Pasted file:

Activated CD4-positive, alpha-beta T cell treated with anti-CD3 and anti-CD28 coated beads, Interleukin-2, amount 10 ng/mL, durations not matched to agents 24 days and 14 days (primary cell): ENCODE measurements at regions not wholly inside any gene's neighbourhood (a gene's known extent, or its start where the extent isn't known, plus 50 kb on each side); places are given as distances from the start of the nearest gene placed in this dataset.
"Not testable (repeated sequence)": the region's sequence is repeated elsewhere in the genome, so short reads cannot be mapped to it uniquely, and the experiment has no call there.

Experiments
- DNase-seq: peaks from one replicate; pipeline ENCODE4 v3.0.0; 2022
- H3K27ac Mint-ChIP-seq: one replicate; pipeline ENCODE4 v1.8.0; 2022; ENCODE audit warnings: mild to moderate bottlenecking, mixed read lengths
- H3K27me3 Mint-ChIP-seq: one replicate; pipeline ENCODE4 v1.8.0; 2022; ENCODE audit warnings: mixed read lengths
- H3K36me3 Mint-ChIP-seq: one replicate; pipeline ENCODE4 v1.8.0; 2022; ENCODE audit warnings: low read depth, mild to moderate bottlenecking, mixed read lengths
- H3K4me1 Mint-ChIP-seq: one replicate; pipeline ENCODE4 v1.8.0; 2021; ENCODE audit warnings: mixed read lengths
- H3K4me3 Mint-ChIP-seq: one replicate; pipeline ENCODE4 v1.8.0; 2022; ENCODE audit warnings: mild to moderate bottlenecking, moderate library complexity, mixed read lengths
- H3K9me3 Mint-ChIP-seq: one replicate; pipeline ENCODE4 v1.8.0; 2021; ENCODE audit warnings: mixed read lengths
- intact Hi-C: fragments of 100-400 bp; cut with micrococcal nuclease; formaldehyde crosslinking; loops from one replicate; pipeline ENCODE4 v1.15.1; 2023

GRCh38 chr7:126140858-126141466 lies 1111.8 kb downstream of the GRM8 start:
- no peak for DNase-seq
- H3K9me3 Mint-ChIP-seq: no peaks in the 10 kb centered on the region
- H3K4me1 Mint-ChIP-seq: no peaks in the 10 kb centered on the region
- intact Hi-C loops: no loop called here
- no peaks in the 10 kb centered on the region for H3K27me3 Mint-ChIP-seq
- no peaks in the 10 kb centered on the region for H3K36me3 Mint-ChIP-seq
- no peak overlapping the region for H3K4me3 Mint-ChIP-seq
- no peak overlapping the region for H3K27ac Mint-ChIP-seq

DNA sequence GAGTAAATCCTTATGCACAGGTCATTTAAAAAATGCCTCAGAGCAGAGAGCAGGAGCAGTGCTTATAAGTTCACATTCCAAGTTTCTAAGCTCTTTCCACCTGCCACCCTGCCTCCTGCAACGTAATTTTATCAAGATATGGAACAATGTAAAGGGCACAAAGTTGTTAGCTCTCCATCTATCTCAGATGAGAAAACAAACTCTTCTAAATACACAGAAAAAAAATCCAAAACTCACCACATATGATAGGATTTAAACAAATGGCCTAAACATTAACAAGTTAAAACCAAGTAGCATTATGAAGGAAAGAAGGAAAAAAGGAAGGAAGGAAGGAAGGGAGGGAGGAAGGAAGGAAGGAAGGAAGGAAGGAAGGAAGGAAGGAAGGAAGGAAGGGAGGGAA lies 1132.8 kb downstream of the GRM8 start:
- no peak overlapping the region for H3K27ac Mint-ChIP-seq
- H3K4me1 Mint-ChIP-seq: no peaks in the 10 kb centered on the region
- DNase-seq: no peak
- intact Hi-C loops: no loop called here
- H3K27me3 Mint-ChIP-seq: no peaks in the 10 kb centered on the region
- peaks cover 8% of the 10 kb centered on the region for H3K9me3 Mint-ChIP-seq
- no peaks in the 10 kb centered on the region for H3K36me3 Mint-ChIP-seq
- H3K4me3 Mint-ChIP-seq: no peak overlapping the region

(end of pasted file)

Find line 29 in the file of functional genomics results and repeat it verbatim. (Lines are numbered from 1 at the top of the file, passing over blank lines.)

- H3K4me3 Mint-ChIP-seq: no peak overlapping the region